ON THE CANVASS WITH: JARLATH MUNNELLY

A warm welcome on the doorsteps overlooking Lacken strand

Members of the Williams and McCormack family greet Cllr Jarlath Munnelly in the parish of Lacken

Members of the Williams and McCormack family greet Cllr Jarlath Munnelly in the parish of Lacken

It’s 3 pm on a Tuesday afternoon and with just three days to go to the local elections The Mayo Advertiser is out on the hustings with Cllr Jarlath Munnelly.

The Killala man is keen to get to every house in Lacken and he ticks each residence off as he is ferried around the village by one of his loyal, campaign supporters.

The area is one of the more remote corners of the county and it is a spectacularly scenic spot, even on a drizzly, damp day, overlooking as it does the sandy expanse of pristine Lacken strand.

Lacken is once again being brought back into the Ballina Electoral Area, having spent five years right on the border of the huge Belmullet area. Cllr Munnelly represented the people here during his first term on Mayo County Council from 2004 to 2009 and he is far from a stranger. In fact, he seems to be a very popular figure if the warm welcome on the doorsteps is anything to go by.

Most of the locals he chats with express their satisfaction at returning to the Ballina electoral area as they feel more at home there than in the Erris municipality.

“I suppose this was really on the periphery in the Belmullet area so they’re glad to be back. They want a local representative,” says Cllr Munnelly. That statement is well backed-up by one man’s claim that he hasn’t seen or heard from a Belmullet area councillor since the last election. He’s a Fianna Fáil supporter but he doesn’t dismiss out-of-hand Cllr Munnelly’s appeal for some support on Friday either.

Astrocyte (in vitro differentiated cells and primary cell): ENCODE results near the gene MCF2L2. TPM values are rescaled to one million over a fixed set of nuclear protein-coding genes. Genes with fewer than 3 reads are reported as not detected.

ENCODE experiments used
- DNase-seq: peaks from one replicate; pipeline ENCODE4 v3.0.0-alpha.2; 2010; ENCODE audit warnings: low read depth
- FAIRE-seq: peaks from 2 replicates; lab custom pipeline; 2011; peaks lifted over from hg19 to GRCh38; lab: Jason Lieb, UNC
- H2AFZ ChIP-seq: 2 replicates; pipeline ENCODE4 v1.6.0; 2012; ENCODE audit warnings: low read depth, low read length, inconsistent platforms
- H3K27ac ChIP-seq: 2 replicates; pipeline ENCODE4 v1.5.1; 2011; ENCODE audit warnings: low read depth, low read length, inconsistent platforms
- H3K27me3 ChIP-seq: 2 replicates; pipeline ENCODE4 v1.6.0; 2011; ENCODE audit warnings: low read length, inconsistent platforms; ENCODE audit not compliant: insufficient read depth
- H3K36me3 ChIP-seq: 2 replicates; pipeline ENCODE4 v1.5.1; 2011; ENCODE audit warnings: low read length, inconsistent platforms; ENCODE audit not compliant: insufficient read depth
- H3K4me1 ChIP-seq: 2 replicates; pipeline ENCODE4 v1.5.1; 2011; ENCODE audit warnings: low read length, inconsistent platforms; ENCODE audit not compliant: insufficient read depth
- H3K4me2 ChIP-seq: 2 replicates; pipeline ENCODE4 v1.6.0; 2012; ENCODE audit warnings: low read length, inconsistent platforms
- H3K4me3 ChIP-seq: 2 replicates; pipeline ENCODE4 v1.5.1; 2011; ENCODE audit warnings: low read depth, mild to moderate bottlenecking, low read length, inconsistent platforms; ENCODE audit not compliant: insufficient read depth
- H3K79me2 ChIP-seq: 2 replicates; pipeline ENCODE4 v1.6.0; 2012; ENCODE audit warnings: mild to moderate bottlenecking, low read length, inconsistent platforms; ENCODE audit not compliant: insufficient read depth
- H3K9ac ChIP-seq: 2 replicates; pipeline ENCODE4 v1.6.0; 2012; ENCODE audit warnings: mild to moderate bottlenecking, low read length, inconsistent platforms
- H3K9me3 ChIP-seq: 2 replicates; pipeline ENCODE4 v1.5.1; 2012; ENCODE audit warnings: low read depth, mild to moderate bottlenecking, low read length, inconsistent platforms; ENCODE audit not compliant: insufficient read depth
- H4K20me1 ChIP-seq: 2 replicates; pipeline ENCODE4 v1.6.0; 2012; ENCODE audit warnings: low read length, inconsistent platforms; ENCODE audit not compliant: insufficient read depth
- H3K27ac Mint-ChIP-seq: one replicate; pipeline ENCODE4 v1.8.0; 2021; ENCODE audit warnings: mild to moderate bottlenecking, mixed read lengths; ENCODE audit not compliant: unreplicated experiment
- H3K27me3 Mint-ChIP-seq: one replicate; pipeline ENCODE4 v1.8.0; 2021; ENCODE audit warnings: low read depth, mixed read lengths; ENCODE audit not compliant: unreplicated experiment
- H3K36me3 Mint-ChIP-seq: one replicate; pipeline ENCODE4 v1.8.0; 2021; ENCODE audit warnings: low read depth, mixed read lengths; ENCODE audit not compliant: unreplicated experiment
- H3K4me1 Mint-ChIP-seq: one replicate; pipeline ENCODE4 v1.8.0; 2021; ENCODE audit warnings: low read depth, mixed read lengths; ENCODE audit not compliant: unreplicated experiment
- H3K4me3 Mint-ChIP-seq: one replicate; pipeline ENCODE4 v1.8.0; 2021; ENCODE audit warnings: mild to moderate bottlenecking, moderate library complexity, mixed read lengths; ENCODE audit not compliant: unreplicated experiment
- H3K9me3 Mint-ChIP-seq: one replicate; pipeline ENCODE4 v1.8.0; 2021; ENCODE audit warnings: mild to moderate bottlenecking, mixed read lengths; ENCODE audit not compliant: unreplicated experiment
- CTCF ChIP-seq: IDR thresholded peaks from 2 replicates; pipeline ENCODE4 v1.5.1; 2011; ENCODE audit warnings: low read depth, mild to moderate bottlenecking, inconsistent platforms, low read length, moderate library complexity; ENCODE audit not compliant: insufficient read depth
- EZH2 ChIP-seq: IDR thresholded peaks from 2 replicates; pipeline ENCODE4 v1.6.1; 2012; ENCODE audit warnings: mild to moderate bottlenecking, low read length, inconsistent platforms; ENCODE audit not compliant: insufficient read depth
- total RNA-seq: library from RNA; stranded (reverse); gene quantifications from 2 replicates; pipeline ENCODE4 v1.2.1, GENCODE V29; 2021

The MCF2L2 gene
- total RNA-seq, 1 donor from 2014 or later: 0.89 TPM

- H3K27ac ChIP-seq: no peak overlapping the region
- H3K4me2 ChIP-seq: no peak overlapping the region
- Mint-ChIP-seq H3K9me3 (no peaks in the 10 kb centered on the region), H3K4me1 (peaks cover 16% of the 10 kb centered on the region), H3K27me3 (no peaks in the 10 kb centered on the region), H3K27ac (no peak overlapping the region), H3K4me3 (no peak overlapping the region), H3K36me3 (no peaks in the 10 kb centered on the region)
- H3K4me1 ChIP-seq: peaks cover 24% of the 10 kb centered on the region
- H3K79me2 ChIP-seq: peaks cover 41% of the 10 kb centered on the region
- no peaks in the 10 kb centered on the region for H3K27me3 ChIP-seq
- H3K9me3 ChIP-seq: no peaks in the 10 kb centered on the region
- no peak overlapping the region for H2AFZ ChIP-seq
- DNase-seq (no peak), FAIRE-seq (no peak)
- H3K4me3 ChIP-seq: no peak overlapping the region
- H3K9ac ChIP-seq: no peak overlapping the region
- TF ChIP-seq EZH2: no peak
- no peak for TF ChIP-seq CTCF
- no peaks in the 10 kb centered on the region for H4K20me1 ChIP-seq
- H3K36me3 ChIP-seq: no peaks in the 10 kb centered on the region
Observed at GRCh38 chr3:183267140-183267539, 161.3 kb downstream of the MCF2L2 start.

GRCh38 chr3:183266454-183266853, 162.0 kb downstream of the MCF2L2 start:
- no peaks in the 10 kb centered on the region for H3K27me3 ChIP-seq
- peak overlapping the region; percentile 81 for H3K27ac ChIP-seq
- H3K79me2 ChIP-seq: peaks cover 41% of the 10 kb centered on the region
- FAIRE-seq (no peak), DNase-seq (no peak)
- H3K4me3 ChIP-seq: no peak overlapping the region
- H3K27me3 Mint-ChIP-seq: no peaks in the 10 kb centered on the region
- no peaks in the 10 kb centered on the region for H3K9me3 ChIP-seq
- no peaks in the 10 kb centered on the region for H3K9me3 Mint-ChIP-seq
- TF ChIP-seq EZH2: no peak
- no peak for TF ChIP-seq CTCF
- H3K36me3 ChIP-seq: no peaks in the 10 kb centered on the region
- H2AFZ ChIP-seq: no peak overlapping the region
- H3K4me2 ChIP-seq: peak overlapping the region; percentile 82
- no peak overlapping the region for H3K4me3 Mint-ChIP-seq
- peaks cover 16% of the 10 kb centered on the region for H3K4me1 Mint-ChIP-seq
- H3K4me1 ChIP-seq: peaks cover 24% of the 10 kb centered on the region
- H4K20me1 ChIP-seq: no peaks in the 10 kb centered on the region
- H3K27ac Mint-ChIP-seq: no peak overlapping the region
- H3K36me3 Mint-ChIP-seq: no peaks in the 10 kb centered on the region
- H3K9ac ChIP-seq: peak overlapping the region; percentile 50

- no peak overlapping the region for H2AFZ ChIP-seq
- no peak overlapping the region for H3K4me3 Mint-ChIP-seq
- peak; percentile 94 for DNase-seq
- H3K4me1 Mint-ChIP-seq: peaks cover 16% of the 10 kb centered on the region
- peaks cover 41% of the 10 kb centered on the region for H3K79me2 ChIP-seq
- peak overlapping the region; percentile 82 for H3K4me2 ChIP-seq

Cllr Munnelly assures us it isn’t always this easy, particularly on the canvass this year, with his party in Government and the electorate ‘definitely asking some questions’ of him. Mostly though, national politics takes second place to the local issues that people expect their county council representative to take on - the ‘hardy annuals’ such as roads, housing grants and hedge cutting high on the agenda.

Cllr Munnelly is generally considered to be ‘safe’ in this election but he won’t be taking much comfort yet in his touted position as a strong frontrunner. He’s quick to point out that there’s no such thing as a safe seat and if people want him to represent them on Mayo County Council again, he will still need the votes to add-up on Saturday in the count centre, the same as any other candidate.

After almost a decade on Mayo County Council, Cllr Munnelly isn’t as naive as he was on his first time out in 2004. He jokes that he thought he was Robert Kennedy back then - charging into the fray with big ambitions to shake things up.

However, he also says that that naivety was, to a certain extent, necessary at first to have the confidence to get involved in the game because it is hard to put your name forward to the people.

Now, he believes his record speaks for itself. He’s more realistic about what he can achieve and he doesn’t make promises he can’t keep.

“I think there’s only a certain amount of time that you can get away with talking about what you will do in the future," he outlines. "After you’ve been there for a while, you have to stand by your record of what you have done already.”

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